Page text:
US first lady Melania Trump walks to her motorcade at Joint Base Andrews, Maryland, wearing a jacket with the phrase "I Really Don’t Care. Do U?" on the back, as she returns to Washington from a visit to the US-Mexico border area, on June 21 2018. Picture: REUTERS
US first lady Melania Trump walks to her motorcade at Joint Base Andrews, Maryland, wearing a jacket with the phrase "I Really Don’t Care. Do U?" on the back, as she returns to Washington from a visit to the US-Mexico border area, on June 21 2018. Picture: REUTERS

McAllen — Melania Trump made a surprise trip to the US-Mexican border on Thursday as her husband’s administration seeks to quell a firestorm over migrant family separations, while Republican legislators were forced to delay a high-stakes vote on the crisis.

While President Donald Trump’s administration struggled to formulate next steps, the Pentagon signalled officials were bracing for a lengthy ordeal. The military said it would prepare to house up to 20,000 unaccompanied migrant children on its bases.

The first lady’s unannounced visit came a day after the president — in a stunning about-face — moved to end the practice of splitting migrant families, which had prompted outrage at home and abroad.

There was, however, no immediate plan in place to reunite the more than 2,300 children already separated from their families — igniting a fresh controversy over the conditions in which the children are living.

In McAllen, Texas, Trump visited the Upbring New Hope Children’s Shelter, a federally funded facility that houses about 55 children from Honduras, Guatemala and El Salvador, ages five to 17.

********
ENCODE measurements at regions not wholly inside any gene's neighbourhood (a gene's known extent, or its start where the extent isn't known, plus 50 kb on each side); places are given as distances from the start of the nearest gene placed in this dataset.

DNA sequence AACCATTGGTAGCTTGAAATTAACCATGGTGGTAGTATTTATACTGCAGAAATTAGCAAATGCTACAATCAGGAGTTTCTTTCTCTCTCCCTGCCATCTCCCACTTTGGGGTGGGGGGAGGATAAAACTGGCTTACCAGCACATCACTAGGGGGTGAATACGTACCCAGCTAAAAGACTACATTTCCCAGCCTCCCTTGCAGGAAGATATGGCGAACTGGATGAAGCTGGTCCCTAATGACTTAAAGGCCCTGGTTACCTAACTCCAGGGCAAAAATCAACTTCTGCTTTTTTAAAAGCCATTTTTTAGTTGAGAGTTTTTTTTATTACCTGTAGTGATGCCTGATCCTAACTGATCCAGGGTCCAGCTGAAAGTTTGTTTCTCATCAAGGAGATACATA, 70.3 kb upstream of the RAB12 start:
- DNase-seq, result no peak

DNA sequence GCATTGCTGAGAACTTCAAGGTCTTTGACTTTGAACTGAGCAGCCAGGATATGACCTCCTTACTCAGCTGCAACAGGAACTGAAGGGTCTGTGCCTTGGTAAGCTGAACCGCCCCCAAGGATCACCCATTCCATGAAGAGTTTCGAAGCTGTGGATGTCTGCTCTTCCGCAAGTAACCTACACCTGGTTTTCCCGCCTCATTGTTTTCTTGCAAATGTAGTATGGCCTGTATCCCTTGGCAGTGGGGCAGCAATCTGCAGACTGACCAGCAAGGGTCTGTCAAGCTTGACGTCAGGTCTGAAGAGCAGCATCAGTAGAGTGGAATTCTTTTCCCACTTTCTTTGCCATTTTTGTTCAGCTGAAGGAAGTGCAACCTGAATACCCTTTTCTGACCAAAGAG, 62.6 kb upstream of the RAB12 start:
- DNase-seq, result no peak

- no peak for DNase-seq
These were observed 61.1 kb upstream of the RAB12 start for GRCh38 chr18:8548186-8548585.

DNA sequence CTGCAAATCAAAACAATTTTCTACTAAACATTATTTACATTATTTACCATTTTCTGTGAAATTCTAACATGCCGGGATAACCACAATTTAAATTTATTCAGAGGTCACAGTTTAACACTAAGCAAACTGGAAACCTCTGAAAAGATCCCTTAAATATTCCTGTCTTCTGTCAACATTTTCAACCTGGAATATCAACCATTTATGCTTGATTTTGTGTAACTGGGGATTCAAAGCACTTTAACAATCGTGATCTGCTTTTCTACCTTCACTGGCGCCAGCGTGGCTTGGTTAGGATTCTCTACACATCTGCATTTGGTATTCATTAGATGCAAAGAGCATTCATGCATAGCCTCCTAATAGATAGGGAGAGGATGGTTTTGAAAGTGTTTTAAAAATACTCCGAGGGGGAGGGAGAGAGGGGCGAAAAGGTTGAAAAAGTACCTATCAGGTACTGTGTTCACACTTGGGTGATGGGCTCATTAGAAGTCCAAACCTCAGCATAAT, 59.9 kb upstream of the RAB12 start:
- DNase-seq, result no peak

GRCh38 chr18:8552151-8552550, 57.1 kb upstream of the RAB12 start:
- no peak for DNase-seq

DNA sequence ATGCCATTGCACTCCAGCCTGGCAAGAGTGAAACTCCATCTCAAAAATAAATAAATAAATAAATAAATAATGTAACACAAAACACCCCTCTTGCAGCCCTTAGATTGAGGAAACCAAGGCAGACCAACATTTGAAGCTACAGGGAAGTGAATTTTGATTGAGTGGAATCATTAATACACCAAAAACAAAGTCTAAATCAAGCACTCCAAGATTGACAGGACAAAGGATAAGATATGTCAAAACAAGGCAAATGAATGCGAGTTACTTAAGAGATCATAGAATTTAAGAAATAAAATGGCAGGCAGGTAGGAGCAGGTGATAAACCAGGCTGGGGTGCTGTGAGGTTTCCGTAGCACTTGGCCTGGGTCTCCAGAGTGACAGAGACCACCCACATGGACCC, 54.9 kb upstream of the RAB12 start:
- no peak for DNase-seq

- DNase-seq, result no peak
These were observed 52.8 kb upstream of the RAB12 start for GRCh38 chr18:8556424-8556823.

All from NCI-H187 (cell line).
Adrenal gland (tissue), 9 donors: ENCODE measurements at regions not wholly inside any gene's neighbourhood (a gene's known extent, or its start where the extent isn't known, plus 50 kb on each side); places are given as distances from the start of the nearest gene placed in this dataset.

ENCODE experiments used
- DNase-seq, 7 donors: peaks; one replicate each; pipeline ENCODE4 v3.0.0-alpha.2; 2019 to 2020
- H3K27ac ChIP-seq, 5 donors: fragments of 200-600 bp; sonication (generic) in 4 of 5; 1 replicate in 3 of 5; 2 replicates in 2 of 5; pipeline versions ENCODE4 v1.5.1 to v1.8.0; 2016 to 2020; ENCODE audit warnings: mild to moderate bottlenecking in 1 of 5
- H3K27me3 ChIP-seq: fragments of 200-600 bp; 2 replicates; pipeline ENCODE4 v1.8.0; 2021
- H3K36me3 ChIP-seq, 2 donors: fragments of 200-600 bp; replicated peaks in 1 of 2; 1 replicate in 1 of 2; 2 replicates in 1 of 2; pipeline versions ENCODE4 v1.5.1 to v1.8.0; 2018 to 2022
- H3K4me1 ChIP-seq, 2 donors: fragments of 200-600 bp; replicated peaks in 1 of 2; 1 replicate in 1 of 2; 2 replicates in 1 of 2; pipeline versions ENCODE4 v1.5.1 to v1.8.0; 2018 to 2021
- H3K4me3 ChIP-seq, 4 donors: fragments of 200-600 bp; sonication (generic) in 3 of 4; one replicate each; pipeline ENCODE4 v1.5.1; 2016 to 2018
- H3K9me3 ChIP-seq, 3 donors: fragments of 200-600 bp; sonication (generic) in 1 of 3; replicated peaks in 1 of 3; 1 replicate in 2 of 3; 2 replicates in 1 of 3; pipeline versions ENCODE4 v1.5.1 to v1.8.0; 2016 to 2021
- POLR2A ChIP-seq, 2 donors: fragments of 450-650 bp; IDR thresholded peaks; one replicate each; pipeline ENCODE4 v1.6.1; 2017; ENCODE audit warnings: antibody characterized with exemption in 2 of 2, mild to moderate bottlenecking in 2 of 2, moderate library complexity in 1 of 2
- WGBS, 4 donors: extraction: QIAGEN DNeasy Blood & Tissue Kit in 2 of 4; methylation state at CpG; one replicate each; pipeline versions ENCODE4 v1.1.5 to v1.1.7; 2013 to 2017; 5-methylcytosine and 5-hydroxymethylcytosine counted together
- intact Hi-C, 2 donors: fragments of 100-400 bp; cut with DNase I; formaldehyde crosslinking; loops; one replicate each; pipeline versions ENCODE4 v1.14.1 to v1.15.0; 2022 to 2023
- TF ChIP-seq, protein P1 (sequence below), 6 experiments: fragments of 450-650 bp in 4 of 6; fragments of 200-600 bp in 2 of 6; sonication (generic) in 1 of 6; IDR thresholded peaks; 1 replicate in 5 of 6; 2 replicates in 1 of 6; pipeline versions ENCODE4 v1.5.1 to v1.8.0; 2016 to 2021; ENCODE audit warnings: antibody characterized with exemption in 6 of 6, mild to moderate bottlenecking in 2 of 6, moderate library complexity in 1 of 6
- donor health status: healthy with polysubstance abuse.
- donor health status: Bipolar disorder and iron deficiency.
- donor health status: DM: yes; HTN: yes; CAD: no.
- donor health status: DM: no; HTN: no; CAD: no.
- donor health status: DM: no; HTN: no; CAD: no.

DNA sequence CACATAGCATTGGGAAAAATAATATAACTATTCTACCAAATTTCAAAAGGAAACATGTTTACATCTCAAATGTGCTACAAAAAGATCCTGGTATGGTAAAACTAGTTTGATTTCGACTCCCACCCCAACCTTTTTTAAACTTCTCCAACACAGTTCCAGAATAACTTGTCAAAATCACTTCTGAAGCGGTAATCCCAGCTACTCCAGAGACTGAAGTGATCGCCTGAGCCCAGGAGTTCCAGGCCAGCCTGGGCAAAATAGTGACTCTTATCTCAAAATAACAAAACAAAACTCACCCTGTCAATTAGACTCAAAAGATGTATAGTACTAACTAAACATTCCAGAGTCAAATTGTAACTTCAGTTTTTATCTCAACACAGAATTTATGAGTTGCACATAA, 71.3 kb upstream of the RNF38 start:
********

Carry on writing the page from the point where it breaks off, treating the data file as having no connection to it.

"I’m glad I’m here and I’m looking forward to seeing the children," she said at a roundtable discussion with social workers and government officials.

"I would also like to ask you how I can help these children to reunite with their families as quickly as possible."

Images and recordings of wailing youngsters detained in processing centres with chain-link cage-like enclosures has ignited global outrage.

The first lady herself had called for a political compromise to end the separations — the result of the administration’s "zero tolerance" policy launched in early May, under which illegal border crossers were systematically prosecuted and their children separated from them as a result.

Trump spent an hour-plus at the shelter, talking directly to children who spoke to her either in English or in Spanish, through a translator.

One girl said she had been at the shelter for two months. Another told the first lady they were learning how to celebrate the Fourth of July. "Usually when they get here, they’re very distraught," one official said.

Trump was unable to escape controversy on the trip. She boarded and exited her plane wearing a jacket that read: "I really don’t care. Do U?" — a cryptic message that sent the internet ablaze.

The political compromise the first lady had sought has not materialised so far.

In Washington, legislators failed to advance either of two Republican immigration bills in the House of Representatives.